You may have found that everyone seems to have a tidbit of sage wisdom to share when they learn that you're looking for a mortgage, but not all "conventional wisdom" may be up to speed with the times. It's important to have good information. This is a big decision, and not knowing all of your options could greatly impact both your buying power and financing for your new home.
Let's debunk the top 3 most common mortgage misconceptions you may encounter as you consider your options for purchasing and financing a home:
Misconception #1: Credit Ratings
"Poor credit scores stay with you forever."
Actually, credit scores change each month. A late payment in the previous month can seriously affect your score, but if you make all subsequent payments on time, each month your score should improve. There are many factors that affect your credit score, so bring your questions to your loan officer when you're getting ready to finance a home.
Misconception #2: Mortgage Costs
"Lenders get you with 'up-front' fees."
Most reputable lenders will provide you with a free pre-qualification while you're shopping for your home. Typical acceptable up-front fees are the property appraisal and the credit report. It's okay to ask your loan officer about what fees to expect during the process, how much they will be and when they'll be due.
Misconception #3: Housing Affordability
"A 20% down payment is needed to buy a home."
Not at all. There are loan programs that allow 0% to 3.5% down payments. Through loan products backed by the Federal Housing Administration (FHA), Department of Veterans Affairs (VA) and the United States Department of Agriculture (USDA-RD), a wide range of possibilities may be available even if you may not have a lot of money saved. Many State Housing Agencies allow borrowers to receive cash assistance for down payments, and even "Conventional" mortgage loans can have low down payment options. If you only have a little saved so far, ask about what options may be available to you.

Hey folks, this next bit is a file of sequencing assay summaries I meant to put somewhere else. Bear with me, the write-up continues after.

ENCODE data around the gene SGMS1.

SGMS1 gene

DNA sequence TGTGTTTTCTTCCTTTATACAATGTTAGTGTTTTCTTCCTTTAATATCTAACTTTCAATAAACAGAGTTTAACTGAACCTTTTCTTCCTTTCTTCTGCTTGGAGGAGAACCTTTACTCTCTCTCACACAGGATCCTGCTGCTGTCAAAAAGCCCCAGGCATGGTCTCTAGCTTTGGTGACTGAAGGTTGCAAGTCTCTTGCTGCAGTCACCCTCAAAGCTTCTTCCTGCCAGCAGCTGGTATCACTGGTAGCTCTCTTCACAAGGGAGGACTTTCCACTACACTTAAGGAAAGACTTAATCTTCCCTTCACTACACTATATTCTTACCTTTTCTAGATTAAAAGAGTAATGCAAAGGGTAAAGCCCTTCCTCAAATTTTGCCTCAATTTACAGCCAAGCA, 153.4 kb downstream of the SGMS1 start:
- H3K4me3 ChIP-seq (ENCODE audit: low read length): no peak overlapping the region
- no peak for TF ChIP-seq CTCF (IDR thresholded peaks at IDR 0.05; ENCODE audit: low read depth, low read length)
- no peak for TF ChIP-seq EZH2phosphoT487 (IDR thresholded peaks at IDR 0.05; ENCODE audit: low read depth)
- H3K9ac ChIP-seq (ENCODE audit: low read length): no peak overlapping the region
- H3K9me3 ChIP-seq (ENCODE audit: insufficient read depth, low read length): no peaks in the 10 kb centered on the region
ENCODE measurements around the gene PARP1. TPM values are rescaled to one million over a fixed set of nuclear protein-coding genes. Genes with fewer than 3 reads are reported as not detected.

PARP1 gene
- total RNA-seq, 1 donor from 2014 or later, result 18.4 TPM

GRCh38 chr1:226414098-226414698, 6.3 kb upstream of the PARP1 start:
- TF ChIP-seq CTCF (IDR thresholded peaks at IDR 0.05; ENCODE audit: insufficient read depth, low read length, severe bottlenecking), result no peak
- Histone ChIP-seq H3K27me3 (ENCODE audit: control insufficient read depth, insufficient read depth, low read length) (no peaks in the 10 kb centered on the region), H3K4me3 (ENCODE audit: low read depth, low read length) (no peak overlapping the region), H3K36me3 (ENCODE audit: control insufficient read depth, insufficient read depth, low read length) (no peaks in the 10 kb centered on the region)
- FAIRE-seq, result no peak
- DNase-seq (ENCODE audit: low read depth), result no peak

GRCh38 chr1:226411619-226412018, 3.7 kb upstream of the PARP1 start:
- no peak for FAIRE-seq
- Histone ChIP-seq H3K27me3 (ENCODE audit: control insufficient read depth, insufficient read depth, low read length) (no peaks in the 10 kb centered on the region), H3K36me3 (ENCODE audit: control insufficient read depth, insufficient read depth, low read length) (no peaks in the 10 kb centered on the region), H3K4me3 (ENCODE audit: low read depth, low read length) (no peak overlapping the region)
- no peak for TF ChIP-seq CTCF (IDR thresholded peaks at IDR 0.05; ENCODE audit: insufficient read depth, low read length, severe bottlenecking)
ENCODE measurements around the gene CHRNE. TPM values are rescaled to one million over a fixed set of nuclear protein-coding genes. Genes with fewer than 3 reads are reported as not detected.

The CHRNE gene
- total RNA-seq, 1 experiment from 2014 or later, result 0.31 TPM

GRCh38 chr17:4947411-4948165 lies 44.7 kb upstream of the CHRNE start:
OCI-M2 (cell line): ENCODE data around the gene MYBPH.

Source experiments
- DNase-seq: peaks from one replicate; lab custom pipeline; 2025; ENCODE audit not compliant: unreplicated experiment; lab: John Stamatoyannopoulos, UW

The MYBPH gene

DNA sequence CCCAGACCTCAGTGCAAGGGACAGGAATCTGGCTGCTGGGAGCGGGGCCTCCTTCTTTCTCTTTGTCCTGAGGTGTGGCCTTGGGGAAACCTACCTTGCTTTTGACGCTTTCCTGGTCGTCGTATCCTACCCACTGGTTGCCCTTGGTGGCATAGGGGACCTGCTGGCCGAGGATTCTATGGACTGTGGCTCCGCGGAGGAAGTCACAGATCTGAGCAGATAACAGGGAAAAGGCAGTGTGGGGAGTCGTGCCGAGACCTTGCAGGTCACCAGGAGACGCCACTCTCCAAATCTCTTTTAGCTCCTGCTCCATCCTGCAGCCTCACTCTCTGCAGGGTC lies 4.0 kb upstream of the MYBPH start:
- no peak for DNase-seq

It can all seem overwhelming but it doesn't have to be. Through the years there have been plenty of changes to the offerings and laws surrounding the mortgage industry so an experience that your friend had years back may not apply to what it's like to get a mortgage today. If your helpful neighbor or knowledgeable Uncle Fred are insisting on something that doesn't match up with what you've been hearing elsewhere, bring your question to the professionals.